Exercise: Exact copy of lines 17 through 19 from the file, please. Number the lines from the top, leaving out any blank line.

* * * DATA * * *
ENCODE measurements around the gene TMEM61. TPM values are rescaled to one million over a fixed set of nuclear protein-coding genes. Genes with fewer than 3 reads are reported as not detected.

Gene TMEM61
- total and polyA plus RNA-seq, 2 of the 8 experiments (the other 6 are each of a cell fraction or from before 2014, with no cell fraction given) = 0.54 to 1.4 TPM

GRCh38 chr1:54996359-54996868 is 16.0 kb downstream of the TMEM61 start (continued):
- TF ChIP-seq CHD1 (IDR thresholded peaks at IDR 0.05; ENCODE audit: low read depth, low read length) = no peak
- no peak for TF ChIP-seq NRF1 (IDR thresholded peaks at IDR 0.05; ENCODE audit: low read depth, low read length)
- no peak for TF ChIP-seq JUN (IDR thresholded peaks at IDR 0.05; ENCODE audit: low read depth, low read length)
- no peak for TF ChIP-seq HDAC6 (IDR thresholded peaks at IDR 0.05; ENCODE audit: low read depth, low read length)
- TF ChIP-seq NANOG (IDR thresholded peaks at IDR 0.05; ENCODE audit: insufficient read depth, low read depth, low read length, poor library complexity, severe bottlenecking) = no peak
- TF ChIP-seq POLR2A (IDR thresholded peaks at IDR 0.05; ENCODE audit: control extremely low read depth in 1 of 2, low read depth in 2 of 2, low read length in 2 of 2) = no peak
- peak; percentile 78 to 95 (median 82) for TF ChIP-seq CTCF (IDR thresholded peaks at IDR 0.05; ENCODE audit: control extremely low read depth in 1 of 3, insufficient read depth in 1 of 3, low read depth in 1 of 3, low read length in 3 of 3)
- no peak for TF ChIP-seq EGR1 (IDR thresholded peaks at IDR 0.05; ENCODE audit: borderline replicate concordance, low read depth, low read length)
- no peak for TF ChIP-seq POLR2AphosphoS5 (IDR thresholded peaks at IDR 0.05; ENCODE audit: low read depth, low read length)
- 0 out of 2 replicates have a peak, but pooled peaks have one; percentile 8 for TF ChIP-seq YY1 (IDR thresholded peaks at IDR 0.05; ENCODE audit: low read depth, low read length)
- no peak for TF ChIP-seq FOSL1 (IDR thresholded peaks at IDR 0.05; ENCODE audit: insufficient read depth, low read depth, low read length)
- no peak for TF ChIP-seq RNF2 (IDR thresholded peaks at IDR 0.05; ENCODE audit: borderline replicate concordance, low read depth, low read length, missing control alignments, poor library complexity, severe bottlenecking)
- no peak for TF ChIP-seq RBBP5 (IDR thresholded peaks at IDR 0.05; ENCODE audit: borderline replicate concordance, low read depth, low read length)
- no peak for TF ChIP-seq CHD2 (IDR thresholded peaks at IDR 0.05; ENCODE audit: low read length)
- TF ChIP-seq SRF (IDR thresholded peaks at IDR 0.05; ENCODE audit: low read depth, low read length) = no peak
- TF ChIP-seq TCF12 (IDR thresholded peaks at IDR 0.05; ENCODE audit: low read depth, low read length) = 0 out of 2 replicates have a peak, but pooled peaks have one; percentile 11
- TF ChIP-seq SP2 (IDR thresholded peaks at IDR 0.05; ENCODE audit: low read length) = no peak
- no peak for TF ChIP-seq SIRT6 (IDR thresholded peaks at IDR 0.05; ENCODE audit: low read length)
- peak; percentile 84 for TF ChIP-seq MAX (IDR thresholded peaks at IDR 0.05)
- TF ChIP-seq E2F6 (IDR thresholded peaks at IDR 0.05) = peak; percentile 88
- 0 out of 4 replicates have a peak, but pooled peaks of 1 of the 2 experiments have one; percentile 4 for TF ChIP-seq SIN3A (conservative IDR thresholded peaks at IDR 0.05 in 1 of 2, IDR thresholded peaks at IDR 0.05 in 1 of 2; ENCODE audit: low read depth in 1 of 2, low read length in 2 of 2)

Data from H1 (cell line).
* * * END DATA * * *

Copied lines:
- no peak for TF ChIP-seq RBBP5 (IDR thresholded peaks at IDR 0.05; ENCODE audit: borderline replicate concordance, low read depth, low read length)
- no peak for TF ChIP-seq CHD2 (IDR thresholded peaks at IDR 0.05; ENCODE audit: low read length)
- TF ChIP-seq SRF (IDR thresholded peaks at IDR 0.05; ENCODE audit: low read depth, low read length) = no peak